Lopez was born in Dallas, Texas, on Ashland Street in the Little Mexico neighborhood. He began his entertainment career in Dallas playing at the Vegas Club, a nightclub owned by Jack Ruby. He made his name on the club circuit of the Southwestern United States before being 'discovered' in 1962 playing at the club PJ's in Hollywood, California, by record producer Don Costa. Costa was taken with Lopez's Latinized versions of contemporary hits and signed him up to Frank Sinatra's record label, Reprise Records. His debut album, Trini Lopez Live at PJ's, was released in 1963. The album included a version of "If I Had a Hammer", which reached number one in 36 countries (No. 3 in the United States) and was a radio favorite for many years. It sold over one million copies, and was awarded a gold disc. He also performed his own version of the traditional Mexican song "La Bamba" on the album; his recording of the tune was later re-issued as a single in 1966.
His popularity led the Gibson Guitar Corporation to ask him in 1964 to design a guitar for them. He ended up designing two: The Trini Lopez Standard, a rock and roll model based on the Gibson ES-335 semi-hollow body, and the Lopez Deluxe, a variation of a Gibson jazz guitar designed by Barney Kessel. Both of these guitars were in production from 1964 until 1971 and are now highly sought after amongst collectors. Some owners of the guitar include Dave Grohl of Foo Fighters and Noel Gallagher of Oasis.
He scored thirteen chart singles through 1968, including "Lemon Tree" (1965), "I'm Comin' Home, Cindy" (1966) and "Sally Was a Good Old Girl" (1968). On the adult contemporary chart, he ranked up 15 hits, including the Top 10 singles "Michael" (1964), "Gonna Get Along Without Ya' Now" (1967) and "The Bramble Bush" (1967). Beyond his success on record, he became one of the country's top nightclub performers of that era, regularly headlining in Las Vegas, Nevada.
During the 1960s and 1970s Lopez moved into acting, though his film career was not as successful as his music. His first film role was in Marriage on the Rocks (1965), in which he made a cameo appearance in a nightclub scene; Lopez's soundtrack song, "Sinner Man", became a hit single (No. 54 pop/No. 12 adult contemporary). He was one of The Dirty Dozen (1967) and starred in Antonio (1973). He made two appearances (playing different characters) on the television program, Adam 12. He continued his musical career with extensive tours of Europe and Latin America during this period; an attempt to break out by releasing a disco album in 1978 proved a flop. Lopez produced a single promoting the Coca-Cola soft drink Fresca in 1967.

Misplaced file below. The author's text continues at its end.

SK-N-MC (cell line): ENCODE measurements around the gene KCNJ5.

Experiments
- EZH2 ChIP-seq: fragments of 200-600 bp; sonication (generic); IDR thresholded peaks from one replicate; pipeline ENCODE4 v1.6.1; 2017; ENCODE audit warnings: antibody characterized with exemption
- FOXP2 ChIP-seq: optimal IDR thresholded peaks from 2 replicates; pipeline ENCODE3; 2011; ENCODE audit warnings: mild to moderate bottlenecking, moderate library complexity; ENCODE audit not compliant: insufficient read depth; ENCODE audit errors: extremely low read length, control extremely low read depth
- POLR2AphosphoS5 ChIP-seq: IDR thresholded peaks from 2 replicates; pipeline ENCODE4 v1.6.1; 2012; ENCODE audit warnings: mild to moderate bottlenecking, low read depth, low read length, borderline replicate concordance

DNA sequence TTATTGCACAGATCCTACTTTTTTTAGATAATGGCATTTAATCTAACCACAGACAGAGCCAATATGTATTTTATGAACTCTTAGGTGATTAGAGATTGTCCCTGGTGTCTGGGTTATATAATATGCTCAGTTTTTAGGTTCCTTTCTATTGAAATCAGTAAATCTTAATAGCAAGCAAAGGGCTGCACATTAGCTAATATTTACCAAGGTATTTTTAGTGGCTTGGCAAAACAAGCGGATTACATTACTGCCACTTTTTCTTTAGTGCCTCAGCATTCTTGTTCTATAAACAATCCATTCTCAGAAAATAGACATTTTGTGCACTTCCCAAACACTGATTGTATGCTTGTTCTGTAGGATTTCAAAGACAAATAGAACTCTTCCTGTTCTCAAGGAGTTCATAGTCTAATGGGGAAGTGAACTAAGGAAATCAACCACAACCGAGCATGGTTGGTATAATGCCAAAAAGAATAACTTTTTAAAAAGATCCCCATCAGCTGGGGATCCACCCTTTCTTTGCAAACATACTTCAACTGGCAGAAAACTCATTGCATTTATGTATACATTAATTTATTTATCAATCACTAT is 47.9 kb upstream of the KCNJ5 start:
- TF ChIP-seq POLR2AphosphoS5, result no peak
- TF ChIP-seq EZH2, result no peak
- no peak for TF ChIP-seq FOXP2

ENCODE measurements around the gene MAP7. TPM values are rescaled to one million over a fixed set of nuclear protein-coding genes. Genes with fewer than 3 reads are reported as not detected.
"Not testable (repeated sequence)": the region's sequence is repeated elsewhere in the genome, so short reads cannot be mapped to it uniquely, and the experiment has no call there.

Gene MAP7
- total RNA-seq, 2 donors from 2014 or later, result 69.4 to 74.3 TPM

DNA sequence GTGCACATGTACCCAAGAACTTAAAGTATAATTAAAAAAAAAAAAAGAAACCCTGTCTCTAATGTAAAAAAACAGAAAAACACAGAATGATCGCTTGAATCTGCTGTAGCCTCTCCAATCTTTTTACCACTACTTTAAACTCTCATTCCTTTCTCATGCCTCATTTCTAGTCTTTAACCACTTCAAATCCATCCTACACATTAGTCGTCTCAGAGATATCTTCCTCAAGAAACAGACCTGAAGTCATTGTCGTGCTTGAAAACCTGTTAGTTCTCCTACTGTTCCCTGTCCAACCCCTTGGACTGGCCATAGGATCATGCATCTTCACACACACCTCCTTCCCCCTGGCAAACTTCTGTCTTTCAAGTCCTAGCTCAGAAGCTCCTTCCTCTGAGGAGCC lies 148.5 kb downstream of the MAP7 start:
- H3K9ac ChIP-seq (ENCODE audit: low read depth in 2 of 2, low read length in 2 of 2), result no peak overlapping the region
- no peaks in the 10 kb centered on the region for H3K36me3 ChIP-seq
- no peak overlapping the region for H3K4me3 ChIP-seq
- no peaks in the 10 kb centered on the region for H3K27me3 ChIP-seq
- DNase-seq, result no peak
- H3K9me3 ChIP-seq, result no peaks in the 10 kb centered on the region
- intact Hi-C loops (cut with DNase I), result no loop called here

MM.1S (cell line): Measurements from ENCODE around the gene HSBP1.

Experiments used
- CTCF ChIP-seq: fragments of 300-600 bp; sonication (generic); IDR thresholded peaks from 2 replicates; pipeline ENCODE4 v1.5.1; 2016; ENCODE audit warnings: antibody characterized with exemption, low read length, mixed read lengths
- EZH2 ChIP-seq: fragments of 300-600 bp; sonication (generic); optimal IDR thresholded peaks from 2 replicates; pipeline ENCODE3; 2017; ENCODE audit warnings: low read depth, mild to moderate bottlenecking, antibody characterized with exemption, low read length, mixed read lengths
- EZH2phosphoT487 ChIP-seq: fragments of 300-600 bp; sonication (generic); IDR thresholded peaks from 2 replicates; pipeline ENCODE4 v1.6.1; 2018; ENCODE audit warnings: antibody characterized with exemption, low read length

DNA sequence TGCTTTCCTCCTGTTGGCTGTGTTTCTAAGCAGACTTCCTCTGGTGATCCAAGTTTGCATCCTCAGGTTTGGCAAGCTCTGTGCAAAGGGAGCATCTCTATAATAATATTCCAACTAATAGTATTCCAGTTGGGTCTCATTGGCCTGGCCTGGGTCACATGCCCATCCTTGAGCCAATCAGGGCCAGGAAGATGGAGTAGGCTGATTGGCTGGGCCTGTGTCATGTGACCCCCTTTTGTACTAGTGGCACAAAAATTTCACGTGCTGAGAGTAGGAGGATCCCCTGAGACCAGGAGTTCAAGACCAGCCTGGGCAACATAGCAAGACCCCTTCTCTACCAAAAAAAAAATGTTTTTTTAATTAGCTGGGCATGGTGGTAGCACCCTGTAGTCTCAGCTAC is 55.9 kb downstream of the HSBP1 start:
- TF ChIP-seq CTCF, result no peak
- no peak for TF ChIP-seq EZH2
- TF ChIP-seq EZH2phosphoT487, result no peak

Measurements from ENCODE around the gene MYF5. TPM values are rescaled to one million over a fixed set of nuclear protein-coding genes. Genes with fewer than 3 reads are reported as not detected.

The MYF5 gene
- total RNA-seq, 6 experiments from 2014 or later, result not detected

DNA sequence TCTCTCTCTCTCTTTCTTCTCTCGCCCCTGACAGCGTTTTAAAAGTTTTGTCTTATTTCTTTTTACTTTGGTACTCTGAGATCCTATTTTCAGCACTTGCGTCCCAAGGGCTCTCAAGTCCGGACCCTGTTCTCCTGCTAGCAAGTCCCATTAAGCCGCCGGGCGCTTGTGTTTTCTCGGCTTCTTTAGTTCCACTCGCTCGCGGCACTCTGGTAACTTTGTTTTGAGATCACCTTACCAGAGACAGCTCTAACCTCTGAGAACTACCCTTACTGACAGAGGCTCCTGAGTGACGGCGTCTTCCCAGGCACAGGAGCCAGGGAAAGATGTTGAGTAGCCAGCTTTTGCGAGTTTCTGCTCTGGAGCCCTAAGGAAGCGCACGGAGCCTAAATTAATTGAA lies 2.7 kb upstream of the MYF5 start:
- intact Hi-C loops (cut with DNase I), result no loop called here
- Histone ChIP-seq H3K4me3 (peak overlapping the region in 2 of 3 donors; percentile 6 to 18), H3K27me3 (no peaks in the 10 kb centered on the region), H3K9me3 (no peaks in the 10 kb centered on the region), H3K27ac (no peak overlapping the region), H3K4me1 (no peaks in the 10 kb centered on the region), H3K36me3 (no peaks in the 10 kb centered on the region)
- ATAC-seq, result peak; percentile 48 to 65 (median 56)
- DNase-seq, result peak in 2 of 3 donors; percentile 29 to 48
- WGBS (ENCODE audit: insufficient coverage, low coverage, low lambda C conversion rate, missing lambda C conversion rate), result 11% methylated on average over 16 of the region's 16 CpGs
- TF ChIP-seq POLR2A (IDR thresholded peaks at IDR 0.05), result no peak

Since then, Lopez has done charitable work and received honors such as being inducted into the International Latin Music Hall of Fame in 2003. In 2002, Lopez teamed with Grammy Award-Winning artist-producer Art Greenhaw for a critically-acclaimed return to Trini's Texas-style roots and the resulting album LEGACY: MY TEXAS ROOTS. The album used the "Texas Roots Combo" including Trini himself, Greenhaw and Lopez' brother, Jesse. Said reviewer Steve Leggett of All Music Guide, "The album has an easygoing feel very similar to Lopez' classic live sets from the 1960s, only it rocks a good deal harder."
|1963||"If I Had a Hammer"||3||4||12|
|1964||"Sinner Not a Saint"||103|
|"Jailer, Bring Me Water"||94|
|"What Have I Got of My Own"||43|
|"Are You Sincere"||85||25|
|1966||"Made In Paris"||113||36|
|"I'm Comin' Home, Cindy"||39||2||28|
|"La Bamba Pt. 1"||86||9|
|1967||"Gonna Get Along Without Ya' Now"||93||6||41|
|"Up To Now"||123|
|"The Bramble Bush"||4|
|1968||"Sally Was a Good Old Girl"||99||30|
|1969||"Come a Little Bit Closer"||121|
|"Don't Let the Sun Catch You Cryin'"||133|
(excluding compilations and re-recordings)